Having bagged one of the technologically advanced film cameras, the EOS 3 and nabbed a very hands-on Yashica FX-3, this is all you really need. Especially so, if you are starting out to shoot film in 2021. Why torture yourself with so much that can go wrong with film photography when digital cameras have now reached the same height of pinnacle? Well, that’s because we appreciate the aesthetics of film and that’s what brought you here.
Ease of use
Maximum shutter speed
Focus locked confirmation
Rubber grip get sticky
With less stocks being axed from time to time and the ever increasing price of film, it is not wise to go straight for a Xpan. Instead go for an entry or mid-range from Canon or Nikon in their final years before transitioning to digital given film has reached full maturity. Not only that you might have a compatible lens lying around but they are light in weight and on the wallet. These bodies are basically small boxes to feed film hence you’re better off spending on good glass.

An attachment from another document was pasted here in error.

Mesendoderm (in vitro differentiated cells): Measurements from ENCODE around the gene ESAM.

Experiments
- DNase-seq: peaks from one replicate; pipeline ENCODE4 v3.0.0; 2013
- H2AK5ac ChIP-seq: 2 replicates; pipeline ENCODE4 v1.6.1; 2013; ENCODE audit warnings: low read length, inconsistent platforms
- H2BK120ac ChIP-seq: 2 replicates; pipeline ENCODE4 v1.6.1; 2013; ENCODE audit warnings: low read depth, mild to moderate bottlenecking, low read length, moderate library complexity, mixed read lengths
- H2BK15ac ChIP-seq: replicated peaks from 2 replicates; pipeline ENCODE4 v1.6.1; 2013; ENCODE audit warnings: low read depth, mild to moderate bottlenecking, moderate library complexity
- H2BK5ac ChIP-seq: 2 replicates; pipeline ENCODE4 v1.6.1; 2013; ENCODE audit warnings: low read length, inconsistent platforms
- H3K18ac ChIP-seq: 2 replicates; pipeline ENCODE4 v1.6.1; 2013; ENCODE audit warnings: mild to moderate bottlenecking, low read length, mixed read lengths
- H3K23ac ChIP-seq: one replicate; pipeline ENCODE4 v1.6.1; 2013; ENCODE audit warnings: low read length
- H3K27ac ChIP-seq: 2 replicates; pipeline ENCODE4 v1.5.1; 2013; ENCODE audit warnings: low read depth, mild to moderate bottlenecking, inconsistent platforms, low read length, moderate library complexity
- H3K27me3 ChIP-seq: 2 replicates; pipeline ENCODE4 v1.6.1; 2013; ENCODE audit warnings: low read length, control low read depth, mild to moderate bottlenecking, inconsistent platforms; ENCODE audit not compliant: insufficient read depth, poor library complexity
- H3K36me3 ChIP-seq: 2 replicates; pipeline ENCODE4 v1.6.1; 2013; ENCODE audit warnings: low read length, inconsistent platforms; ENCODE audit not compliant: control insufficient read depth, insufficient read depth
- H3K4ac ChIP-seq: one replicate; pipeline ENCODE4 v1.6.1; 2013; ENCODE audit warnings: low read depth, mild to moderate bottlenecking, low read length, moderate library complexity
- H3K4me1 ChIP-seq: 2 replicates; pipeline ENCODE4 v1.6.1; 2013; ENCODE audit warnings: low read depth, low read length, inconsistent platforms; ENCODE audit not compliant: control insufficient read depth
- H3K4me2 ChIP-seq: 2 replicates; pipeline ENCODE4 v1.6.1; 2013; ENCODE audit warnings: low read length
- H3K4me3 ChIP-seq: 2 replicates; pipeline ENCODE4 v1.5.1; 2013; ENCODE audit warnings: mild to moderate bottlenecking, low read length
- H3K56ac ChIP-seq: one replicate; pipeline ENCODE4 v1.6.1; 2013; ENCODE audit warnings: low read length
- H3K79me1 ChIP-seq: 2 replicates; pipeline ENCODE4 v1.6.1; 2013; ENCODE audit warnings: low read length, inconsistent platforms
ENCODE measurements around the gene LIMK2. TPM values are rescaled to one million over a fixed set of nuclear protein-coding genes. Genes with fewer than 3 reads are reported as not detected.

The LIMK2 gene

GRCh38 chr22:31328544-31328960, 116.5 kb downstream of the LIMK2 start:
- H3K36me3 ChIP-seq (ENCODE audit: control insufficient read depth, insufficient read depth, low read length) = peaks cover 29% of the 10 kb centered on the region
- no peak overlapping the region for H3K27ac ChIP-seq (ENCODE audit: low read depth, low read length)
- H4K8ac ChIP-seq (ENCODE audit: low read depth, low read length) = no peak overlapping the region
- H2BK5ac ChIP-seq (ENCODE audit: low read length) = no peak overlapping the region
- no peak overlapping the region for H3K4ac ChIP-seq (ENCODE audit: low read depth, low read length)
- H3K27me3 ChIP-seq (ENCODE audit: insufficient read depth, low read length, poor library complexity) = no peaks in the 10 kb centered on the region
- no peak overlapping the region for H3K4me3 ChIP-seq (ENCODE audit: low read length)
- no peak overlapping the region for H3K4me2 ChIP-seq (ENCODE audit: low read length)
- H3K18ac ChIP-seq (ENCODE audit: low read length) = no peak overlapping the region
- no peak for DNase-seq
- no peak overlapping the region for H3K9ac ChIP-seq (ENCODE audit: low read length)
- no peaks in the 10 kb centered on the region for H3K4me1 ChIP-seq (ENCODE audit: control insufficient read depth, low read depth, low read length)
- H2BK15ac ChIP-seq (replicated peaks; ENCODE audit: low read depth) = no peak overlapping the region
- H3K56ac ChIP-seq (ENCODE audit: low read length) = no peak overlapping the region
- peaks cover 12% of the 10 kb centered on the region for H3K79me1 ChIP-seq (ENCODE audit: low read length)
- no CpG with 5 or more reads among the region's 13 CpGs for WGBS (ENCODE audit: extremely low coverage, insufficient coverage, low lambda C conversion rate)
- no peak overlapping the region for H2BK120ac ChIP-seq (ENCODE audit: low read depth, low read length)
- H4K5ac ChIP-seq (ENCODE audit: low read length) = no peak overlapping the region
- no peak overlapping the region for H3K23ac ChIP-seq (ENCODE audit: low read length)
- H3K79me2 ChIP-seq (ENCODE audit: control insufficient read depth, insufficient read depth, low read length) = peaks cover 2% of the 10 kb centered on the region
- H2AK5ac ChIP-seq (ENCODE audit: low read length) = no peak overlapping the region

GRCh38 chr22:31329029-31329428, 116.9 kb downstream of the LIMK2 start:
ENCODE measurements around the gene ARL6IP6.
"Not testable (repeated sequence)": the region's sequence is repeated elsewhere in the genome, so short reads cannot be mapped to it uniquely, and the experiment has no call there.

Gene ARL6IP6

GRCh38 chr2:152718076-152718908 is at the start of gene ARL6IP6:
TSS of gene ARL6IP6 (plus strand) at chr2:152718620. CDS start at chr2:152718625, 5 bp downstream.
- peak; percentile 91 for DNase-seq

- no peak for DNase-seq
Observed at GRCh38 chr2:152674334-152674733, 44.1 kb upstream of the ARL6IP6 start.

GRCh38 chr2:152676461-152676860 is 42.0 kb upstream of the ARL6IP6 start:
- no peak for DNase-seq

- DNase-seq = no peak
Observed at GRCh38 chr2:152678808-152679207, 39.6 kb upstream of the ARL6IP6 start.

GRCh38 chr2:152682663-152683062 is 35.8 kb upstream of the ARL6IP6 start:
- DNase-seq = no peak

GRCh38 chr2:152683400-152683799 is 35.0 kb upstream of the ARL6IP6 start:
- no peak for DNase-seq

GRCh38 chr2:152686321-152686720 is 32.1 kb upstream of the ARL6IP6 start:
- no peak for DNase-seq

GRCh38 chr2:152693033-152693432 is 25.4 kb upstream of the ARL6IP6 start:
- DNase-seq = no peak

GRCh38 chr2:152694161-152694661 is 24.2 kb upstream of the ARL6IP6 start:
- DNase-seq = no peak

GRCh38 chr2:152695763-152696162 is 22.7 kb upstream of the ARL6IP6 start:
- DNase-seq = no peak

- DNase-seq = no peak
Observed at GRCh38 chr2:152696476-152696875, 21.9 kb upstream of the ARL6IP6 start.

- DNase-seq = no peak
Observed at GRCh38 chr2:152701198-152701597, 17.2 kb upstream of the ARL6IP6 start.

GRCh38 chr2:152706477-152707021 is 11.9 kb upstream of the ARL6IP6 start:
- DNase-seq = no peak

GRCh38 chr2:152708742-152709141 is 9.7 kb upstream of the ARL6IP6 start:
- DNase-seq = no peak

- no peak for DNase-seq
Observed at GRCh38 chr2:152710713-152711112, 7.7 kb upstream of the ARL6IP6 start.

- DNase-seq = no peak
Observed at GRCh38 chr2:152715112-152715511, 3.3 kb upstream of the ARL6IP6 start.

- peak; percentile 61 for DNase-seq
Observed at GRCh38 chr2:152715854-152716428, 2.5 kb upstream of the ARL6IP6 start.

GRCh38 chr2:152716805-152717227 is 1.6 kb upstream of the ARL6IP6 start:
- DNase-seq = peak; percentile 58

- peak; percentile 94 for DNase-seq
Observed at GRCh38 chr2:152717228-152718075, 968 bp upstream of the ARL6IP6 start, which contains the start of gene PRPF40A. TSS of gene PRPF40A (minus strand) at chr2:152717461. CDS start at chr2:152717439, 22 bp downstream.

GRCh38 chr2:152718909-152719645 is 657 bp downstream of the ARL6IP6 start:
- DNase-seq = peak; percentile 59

The 3000V is probably unheard of and has mediocre continuous frame rate but that doesn’t really matter because film is slow photography. Say A$14 (Developing + Standard scan) + A$9 (Kodak Ultramax) which out to be about 64 cents per shot, I think anyone would give things a thought before blasting five test shots on a lens cap.
In terms of specification, it is much like a 300V. Like the 300, I got one with its kit lens, box and papers. They both feel alike in the hands although the 3000V is not as good to look at and to feel. Furthermore, it has a smaller display that does not light up. Worst of all, AF points do not flash red when focus is locked on. Then again these should be expected as it sits at the bottom of the Canon SLR lineup.
Paired to an 40mm pancake, this is the ultimate lightweight setup and there is just no excuse for not bringing a camera out with you.
Shot on Canon 3000V paired to a Canon EF 40mm f/2.8